The news that Tom Pidcock has been forced to withdraw with concussion following a crash at Tirreno-Adriatico last week is a blow for a rider who kicked off the month in style with his brilliant Strade Bianche win. Nevertheless, a stellar line-up will gather in northern Italy on Saturday. With Tadej Pogacar, fresh from his Paris-Nice victory, hunting a first success in this race it promises to be another cracking instalment in what is shaping up to be a vintage road racing campaign.
The longest one-day race on the World Tour at 294km, riders regard MSR as one of the hardest to win in pro cycling. It’s also one of the most wide open. Depending on how the race unfolds, climbers, puncheurs and sprinters will all hope they can get in the mix.
Back in 2009, Mark Cavendish famously edged a thrilling finish on San Remo’s Via Roma. But the odds now seem increasingly stacked against the pure fast men – you have to rewind to 2016 for the last bona fide bunch sprint when Arnaud Demare took the title. Latterly, it has favoured all-rounders who can still muster a finishing punch after six-and-a-half hours in the saddle. Explosive riders who can potentially forge a gap when it all kicks off on the decisive late climb of the Poggio and then keep the chasing pack at bay on the twisting descent towards the finish.
Julian Alaphilippe (2019) and Wout van Aert (2020) have recent winning history here and it’s no surprise that alongside Pogacar and Mathieu van der Poel they are strongly tipped to be involved at the sharp end of the race. Pogacar has been like Pac-Man on a bike hoovering up nine wins in 13 race days but Van Aert has only had one week of road racing at Tirreno-Adriatico as prep for a tilt at this weekend. There were, though, glimpses that he is quickly finding his form. Alaphilippe, who also hopes to be in contention in San Remo, remarked that Van Aert looked “incredibly strong” after racing alongside the Belgian last week.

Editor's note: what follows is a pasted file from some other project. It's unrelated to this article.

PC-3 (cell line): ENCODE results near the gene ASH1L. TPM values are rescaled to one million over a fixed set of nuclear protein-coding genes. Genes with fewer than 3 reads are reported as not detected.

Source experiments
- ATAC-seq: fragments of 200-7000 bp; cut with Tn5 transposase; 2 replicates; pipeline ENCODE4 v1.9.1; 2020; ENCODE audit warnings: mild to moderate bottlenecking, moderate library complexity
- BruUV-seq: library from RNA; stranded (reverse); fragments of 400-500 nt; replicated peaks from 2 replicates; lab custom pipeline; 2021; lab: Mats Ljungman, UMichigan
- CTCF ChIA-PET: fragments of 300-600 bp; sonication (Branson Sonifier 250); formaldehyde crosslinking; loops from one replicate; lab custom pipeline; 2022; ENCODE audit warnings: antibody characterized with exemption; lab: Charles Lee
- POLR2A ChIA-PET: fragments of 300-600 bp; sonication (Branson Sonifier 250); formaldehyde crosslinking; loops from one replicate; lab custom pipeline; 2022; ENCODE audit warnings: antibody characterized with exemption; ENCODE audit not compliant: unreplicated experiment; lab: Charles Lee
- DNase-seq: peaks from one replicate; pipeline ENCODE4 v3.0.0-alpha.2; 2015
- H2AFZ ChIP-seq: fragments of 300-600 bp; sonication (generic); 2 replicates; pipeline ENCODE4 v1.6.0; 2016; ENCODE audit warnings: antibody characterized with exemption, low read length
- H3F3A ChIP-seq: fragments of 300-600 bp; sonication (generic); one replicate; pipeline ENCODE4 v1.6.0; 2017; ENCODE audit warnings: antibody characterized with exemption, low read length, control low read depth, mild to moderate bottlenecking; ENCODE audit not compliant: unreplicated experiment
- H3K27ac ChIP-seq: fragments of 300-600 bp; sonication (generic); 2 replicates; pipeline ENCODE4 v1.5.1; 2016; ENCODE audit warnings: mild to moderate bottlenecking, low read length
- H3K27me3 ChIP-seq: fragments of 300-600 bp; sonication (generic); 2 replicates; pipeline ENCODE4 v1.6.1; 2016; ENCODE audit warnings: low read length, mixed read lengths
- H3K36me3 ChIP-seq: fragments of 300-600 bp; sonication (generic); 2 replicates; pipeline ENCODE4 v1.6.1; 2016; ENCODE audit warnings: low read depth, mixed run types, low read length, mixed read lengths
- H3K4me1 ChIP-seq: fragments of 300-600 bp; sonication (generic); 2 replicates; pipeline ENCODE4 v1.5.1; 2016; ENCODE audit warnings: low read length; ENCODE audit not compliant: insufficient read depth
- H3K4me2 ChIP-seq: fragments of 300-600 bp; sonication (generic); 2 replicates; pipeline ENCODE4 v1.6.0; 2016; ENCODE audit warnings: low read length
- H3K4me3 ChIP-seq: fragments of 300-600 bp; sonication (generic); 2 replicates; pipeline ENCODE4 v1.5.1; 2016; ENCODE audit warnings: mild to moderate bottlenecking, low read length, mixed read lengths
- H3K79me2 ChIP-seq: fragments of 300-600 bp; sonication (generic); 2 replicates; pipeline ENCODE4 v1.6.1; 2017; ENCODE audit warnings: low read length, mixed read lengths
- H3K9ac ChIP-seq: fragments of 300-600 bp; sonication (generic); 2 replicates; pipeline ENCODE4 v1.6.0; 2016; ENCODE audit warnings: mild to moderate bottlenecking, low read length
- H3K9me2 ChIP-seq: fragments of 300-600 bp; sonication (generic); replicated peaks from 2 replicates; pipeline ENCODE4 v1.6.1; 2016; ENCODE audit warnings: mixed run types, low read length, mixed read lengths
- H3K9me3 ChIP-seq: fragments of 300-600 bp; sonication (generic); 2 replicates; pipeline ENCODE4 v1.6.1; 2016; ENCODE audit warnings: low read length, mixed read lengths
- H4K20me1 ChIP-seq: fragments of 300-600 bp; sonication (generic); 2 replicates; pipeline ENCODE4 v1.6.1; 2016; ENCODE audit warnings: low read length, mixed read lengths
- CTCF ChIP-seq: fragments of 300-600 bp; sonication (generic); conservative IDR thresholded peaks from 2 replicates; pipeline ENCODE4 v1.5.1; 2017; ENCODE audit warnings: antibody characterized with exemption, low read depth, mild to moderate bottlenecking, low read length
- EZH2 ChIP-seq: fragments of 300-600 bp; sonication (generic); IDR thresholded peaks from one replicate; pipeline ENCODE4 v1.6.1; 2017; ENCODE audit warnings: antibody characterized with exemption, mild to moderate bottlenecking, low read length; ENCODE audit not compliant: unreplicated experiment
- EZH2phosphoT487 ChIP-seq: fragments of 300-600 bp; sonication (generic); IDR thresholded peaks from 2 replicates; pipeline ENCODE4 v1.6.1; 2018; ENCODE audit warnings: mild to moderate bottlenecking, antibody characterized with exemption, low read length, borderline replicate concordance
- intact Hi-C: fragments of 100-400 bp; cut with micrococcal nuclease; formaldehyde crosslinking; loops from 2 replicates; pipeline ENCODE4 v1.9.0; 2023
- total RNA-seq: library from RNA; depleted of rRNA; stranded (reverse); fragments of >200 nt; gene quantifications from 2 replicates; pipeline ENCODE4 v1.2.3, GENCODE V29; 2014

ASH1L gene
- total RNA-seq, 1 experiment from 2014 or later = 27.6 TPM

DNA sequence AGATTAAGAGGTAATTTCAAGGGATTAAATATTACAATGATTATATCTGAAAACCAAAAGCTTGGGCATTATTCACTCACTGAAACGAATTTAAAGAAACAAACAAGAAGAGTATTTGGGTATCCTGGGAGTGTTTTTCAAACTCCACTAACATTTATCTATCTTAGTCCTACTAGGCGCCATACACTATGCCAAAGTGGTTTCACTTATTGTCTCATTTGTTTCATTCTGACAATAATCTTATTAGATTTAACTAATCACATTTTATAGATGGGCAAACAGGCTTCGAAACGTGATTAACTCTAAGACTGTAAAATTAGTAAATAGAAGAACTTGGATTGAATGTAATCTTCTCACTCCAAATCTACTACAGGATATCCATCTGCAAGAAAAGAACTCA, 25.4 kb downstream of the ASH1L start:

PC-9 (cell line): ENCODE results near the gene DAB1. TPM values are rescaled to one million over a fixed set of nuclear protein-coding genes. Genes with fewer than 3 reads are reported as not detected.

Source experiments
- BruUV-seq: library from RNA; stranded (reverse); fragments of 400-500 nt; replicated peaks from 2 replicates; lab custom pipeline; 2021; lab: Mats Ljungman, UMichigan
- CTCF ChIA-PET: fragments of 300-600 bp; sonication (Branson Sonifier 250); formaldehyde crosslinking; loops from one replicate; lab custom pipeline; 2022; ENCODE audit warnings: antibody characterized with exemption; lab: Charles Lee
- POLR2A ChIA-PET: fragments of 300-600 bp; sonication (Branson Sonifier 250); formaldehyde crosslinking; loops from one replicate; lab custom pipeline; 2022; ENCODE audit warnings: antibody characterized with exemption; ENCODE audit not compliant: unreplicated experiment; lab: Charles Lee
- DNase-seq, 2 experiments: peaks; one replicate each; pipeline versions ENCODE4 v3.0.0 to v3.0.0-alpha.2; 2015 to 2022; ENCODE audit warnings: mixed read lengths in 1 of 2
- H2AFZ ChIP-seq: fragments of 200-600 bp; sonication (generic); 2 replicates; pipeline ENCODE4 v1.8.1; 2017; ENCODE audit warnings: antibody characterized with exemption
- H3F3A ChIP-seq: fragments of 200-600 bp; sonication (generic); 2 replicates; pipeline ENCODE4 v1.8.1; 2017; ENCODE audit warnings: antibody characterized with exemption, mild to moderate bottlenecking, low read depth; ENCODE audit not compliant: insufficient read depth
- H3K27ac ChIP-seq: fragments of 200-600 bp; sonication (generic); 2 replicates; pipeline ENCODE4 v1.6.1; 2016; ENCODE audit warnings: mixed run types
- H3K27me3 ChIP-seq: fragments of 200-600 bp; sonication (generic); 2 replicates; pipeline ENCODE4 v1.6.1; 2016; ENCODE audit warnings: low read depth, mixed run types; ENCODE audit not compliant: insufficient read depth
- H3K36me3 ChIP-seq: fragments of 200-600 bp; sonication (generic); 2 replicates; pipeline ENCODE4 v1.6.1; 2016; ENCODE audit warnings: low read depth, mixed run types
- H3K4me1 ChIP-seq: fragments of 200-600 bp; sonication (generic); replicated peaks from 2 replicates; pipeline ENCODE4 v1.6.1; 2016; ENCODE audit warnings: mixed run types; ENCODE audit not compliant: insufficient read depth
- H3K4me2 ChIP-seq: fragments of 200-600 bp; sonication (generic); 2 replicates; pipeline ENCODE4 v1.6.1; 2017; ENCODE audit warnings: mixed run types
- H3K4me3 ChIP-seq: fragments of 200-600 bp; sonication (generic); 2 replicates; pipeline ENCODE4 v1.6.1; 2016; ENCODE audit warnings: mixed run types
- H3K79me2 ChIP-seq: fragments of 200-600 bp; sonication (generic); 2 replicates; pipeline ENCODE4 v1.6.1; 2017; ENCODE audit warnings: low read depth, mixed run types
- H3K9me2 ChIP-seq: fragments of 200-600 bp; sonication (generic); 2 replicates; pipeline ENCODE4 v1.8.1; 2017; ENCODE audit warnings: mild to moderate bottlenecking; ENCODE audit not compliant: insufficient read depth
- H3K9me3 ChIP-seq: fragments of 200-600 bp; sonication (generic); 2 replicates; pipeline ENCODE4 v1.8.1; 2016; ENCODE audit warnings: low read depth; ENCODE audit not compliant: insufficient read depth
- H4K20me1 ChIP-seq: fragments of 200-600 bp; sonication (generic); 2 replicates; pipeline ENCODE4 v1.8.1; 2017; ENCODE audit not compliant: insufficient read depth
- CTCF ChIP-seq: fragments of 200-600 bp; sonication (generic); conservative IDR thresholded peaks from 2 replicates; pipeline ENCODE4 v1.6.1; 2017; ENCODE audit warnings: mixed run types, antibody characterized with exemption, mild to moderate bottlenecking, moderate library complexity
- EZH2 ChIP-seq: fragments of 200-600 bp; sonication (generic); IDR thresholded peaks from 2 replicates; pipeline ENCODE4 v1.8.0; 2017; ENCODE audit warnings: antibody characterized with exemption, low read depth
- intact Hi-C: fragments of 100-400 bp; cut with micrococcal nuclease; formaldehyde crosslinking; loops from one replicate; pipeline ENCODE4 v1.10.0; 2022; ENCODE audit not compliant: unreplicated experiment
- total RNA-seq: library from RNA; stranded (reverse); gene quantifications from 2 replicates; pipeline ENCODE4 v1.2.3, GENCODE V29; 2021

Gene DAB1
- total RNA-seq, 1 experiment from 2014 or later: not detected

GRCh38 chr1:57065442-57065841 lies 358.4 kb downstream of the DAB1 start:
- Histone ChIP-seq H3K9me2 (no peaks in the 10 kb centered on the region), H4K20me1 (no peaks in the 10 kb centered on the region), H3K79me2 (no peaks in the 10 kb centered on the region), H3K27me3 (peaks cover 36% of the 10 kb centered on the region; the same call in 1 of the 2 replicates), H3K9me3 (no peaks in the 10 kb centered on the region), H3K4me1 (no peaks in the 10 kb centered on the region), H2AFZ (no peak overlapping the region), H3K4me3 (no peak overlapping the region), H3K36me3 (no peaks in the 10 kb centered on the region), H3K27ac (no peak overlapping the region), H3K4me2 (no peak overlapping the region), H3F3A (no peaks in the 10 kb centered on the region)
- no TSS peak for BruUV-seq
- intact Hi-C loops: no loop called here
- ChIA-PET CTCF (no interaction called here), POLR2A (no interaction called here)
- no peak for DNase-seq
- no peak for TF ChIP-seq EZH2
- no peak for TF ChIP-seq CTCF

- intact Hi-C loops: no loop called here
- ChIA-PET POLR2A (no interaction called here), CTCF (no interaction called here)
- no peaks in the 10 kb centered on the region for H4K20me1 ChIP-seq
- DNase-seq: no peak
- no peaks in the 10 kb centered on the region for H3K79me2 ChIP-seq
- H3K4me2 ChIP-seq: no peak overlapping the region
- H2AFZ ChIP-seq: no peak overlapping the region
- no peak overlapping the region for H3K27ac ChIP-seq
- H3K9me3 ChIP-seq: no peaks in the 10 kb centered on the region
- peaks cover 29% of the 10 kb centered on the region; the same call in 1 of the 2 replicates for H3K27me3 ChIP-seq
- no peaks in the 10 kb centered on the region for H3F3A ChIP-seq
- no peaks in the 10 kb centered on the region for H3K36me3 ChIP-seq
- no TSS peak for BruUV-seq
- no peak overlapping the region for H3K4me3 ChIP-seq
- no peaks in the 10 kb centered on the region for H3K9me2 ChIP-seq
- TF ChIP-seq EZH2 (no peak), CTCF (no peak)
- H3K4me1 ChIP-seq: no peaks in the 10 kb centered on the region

Dutchman Van der Poel was third last year but has played down his chances of a first win in this race after a lukewarm start to his campaign. He cannot be discounted though. Neither can Matej Mohoric, the man they must dethrone. Last year Mohoric caught his rivals napping, attacking on the Poggio and escaping his pursuers on the descent en route to a stunning win. His use of a dropper seatpost, to adjust his saddle height and gain more control going downhill, paid off and the defending champion says he will use the same set-up again. History is against him though – no rider has claimed back-to-back victories since German great Erik Zabel in 2000 and 2001.
How to stop the seemingly unbeatable Pogacar will be foremost in many riders' minds as the peloton heads towards the Ligurian coast. However, if Van Aert has timed his preparations well and is there with Pogacar at the denouement he is the obvious candidate to potentially halt cycling’s man of the moment.